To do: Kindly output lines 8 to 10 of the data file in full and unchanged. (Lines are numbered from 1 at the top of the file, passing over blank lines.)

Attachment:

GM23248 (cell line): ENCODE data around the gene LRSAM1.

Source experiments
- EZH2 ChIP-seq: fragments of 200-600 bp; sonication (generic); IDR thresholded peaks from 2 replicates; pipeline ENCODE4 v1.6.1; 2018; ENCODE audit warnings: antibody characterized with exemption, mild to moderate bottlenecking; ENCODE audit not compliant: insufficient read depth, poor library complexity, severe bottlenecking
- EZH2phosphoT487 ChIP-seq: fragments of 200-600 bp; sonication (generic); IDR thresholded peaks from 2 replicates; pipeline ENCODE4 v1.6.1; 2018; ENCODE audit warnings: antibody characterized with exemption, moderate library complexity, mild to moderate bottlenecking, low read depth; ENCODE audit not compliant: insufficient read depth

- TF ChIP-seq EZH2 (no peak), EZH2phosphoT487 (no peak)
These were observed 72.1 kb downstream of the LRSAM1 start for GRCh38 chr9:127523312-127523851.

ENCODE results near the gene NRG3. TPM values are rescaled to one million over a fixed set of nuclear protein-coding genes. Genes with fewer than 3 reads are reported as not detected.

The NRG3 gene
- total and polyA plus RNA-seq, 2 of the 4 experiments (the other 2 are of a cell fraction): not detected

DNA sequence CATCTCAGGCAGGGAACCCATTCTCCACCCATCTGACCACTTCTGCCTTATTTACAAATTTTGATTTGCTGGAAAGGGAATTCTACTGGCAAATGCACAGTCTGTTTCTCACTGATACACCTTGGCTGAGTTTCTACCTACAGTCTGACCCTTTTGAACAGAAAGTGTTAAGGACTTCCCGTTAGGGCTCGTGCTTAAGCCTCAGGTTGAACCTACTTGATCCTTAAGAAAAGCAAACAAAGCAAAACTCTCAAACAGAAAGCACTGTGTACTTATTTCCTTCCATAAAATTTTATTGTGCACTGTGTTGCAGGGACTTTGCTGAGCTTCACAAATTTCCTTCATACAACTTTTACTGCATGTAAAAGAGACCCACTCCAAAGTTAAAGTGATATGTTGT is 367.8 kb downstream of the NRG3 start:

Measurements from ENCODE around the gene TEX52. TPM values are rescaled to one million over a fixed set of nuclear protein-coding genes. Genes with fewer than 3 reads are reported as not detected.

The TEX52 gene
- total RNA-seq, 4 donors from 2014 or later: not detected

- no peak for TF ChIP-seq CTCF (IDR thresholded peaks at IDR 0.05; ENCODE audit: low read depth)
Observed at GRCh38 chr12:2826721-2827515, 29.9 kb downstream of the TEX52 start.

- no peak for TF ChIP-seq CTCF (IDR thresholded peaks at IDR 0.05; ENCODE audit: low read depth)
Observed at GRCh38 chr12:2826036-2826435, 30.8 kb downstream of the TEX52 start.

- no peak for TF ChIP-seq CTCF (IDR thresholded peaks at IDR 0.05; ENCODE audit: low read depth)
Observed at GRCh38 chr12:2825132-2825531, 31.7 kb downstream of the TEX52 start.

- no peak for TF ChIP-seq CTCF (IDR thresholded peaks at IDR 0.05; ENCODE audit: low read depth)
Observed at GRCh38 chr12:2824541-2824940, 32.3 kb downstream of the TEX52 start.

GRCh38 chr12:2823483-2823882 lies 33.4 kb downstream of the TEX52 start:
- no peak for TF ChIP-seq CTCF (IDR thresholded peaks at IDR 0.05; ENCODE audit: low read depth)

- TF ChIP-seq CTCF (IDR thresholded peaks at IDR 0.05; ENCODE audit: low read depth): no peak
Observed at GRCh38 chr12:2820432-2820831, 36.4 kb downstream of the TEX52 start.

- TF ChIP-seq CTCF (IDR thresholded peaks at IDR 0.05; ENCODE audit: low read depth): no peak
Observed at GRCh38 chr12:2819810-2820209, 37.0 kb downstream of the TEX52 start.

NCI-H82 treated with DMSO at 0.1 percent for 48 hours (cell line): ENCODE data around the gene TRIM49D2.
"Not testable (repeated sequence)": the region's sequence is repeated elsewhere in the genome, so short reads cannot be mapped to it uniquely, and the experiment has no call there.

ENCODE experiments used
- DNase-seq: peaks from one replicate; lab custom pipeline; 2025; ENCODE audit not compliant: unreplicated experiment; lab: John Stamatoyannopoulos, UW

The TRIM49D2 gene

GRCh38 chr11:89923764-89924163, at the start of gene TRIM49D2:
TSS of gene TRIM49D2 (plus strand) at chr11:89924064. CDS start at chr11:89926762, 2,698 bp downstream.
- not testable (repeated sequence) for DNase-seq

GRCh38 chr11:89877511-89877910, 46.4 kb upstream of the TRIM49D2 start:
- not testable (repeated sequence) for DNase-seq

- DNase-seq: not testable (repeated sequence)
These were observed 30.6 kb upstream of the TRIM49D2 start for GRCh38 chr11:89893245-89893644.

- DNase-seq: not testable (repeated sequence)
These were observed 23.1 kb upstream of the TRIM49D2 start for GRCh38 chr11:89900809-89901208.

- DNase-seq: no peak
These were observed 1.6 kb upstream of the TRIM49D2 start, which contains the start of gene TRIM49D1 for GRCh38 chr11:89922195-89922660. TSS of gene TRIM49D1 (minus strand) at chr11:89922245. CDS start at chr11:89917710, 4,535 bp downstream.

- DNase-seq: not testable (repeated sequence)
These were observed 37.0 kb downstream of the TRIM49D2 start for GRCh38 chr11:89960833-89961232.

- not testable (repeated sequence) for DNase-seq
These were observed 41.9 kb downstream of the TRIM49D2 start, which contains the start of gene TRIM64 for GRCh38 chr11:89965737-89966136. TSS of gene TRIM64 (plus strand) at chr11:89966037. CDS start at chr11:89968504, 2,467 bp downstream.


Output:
The NRG3 gene
- total and polyA plus RNA-seq, 2 of the 4 experiments (the other 2 are of a cell fraction): not detected

DNA sequence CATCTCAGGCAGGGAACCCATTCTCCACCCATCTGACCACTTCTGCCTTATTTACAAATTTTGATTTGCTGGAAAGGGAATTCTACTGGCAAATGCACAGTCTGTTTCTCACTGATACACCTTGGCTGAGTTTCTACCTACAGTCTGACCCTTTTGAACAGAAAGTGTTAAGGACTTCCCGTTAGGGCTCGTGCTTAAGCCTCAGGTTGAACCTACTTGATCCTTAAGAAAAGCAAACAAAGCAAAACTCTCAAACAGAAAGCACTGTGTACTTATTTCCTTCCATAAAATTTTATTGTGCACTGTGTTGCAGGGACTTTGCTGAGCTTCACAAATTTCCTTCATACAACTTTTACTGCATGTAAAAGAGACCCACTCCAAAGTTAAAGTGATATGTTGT is 367.8 kb downstream of the NRG3 start: